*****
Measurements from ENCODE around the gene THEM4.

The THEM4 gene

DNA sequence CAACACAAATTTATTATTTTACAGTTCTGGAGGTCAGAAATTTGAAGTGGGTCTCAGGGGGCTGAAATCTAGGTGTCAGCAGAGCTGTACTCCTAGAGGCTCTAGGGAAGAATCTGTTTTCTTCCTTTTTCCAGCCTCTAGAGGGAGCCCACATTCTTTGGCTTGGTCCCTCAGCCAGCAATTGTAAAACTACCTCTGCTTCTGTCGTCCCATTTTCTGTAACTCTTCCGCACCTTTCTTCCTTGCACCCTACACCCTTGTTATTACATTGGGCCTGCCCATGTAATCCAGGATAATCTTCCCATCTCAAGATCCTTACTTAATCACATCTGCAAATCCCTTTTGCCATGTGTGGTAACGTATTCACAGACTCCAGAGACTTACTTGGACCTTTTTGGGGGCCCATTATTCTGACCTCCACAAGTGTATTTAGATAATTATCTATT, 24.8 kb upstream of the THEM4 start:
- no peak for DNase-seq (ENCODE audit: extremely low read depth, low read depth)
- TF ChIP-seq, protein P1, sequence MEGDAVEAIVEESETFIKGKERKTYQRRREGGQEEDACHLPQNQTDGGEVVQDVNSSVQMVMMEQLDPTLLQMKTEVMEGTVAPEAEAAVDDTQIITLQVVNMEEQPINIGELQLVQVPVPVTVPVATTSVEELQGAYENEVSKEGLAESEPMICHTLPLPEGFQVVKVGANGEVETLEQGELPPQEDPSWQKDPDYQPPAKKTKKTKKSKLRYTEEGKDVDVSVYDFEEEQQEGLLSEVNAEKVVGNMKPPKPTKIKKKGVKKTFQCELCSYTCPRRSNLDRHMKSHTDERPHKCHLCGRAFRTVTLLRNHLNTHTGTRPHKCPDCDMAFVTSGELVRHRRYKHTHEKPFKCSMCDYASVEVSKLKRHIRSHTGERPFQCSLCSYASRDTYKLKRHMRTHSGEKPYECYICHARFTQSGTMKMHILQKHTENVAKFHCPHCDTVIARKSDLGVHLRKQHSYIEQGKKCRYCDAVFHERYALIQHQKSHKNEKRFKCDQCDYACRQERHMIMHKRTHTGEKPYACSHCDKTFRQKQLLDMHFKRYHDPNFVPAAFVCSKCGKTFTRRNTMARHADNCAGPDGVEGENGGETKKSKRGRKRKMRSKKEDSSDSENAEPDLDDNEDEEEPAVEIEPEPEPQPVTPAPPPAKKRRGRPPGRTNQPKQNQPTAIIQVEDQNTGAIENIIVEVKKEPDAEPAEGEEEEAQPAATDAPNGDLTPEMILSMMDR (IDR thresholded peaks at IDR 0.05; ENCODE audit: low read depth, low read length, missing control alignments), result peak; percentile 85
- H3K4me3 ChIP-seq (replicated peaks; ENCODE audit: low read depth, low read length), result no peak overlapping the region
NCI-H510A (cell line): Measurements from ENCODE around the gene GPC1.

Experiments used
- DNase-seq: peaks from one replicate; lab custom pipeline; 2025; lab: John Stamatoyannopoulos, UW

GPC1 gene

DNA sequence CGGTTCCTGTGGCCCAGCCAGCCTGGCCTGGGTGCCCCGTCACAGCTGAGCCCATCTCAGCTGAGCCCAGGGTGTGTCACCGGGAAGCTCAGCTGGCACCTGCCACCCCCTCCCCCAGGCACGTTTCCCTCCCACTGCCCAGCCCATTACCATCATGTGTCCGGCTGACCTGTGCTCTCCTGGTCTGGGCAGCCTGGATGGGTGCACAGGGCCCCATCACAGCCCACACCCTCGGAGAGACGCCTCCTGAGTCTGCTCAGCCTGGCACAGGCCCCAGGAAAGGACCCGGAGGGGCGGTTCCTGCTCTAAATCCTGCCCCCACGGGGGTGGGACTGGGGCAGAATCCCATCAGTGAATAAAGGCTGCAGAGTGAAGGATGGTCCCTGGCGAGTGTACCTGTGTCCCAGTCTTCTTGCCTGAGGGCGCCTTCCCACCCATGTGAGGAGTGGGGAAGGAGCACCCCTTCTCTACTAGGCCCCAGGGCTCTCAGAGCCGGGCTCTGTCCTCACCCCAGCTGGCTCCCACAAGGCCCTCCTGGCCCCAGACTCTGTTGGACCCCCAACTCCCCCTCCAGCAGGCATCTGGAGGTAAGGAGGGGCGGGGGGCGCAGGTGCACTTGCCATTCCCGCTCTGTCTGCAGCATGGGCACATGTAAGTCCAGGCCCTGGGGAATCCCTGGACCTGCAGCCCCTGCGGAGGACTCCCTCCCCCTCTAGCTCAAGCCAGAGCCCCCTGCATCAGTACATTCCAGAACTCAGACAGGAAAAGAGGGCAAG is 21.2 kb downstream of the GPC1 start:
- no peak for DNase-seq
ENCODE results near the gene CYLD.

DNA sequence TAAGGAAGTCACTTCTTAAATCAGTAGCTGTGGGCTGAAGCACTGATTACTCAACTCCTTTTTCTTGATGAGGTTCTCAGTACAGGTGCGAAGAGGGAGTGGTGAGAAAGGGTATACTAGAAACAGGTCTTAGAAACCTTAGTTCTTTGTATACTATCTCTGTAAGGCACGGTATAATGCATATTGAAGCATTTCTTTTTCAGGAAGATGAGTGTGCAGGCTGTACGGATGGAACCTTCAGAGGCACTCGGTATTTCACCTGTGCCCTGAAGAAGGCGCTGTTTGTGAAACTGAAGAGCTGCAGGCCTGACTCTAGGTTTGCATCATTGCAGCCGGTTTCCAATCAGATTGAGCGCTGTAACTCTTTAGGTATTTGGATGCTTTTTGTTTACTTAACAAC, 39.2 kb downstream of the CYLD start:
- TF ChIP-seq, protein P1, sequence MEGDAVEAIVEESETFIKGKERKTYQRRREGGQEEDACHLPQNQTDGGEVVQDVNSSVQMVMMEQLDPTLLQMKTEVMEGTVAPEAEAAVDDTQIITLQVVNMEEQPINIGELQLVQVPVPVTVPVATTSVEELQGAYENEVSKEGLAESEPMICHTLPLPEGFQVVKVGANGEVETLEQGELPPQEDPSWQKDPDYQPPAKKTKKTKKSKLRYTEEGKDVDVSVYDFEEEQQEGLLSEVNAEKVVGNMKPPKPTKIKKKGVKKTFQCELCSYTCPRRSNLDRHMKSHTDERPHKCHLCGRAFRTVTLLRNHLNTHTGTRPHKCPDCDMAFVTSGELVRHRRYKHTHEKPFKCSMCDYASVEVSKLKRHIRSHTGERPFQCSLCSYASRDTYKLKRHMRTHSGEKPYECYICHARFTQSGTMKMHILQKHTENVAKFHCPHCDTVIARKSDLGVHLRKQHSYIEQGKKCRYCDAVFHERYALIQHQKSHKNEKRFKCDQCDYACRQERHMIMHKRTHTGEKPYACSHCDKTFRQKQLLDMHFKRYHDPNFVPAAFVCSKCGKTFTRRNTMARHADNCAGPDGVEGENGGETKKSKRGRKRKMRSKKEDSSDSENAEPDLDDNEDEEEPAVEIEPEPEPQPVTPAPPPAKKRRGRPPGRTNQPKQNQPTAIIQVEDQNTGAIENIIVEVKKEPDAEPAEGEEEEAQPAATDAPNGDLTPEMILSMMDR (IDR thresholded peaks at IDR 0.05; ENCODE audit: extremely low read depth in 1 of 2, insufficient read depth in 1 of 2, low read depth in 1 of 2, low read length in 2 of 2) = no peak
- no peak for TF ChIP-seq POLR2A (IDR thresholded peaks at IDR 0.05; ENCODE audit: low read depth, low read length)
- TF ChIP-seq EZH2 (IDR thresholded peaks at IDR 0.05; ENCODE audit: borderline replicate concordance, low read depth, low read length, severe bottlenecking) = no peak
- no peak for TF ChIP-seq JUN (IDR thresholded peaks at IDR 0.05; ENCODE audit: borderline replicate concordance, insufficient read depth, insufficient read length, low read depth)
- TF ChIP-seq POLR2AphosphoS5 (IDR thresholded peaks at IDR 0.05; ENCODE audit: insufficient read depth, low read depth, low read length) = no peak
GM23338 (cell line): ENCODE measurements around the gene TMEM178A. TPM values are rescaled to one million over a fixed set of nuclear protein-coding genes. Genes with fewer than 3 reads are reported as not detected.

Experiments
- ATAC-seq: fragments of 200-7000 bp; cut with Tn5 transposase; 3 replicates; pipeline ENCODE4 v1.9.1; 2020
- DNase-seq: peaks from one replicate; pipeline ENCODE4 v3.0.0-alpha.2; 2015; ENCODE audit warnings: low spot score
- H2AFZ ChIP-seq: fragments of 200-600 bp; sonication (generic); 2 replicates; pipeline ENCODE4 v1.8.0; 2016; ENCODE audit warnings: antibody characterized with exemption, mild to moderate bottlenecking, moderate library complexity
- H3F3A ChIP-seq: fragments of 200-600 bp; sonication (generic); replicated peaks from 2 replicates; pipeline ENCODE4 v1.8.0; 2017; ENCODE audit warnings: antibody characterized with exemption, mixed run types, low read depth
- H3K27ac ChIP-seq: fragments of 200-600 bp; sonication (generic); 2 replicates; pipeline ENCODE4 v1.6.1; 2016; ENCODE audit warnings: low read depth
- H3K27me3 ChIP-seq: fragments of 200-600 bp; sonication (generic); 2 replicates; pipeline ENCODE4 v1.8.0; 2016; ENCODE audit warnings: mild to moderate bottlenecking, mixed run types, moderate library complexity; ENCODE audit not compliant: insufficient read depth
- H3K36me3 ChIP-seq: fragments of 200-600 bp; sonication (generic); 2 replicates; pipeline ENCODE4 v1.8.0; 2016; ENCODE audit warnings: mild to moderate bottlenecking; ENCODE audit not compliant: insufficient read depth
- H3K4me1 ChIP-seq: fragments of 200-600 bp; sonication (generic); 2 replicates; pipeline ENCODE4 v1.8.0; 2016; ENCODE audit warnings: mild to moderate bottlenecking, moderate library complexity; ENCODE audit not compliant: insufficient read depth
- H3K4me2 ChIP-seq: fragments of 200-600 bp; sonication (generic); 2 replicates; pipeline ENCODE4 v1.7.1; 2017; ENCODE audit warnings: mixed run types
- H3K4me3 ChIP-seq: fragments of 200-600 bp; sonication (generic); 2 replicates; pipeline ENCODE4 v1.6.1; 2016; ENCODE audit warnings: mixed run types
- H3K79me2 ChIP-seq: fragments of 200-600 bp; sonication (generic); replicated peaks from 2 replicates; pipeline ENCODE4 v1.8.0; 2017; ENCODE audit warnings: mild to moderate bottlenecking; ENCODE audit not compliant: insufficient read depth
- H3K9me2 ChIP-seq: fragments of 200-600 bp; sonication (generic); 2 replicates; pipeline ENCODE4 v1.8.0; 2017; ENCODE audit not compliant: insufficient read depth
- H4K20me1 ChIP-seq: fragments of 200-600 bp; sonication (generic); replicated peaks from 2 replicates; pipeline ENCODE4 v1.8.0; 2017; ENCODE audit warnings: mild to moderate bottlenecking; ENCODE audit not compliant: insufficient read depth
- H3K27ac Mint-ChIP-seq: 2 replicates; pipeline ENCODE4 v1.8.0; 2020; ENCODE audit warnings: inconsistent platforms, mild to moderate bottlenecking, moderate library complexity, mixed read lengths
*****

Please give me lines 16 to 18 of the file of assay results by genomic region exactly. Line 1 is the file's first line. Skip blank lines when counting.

- no peak for TF ChIP-seq POLR2A (IDR thresholded peaks at IDR 0.05; ENCODE audit: low read depth, low read length)
- TF ChIP-seq EZH2 (IDR thresholded peaks at IDR 0.05; ENCODE audit: borderline replicate concordance, low read depth, low read length, severe bottlenecking) = no peak
- no peak for TF ChIP-seq JUN (IDR thresholded peaks at IDR 0.05; ENCODE audit: borderline replicate concordance, insufficient read depth, insufficient read length, low read depth)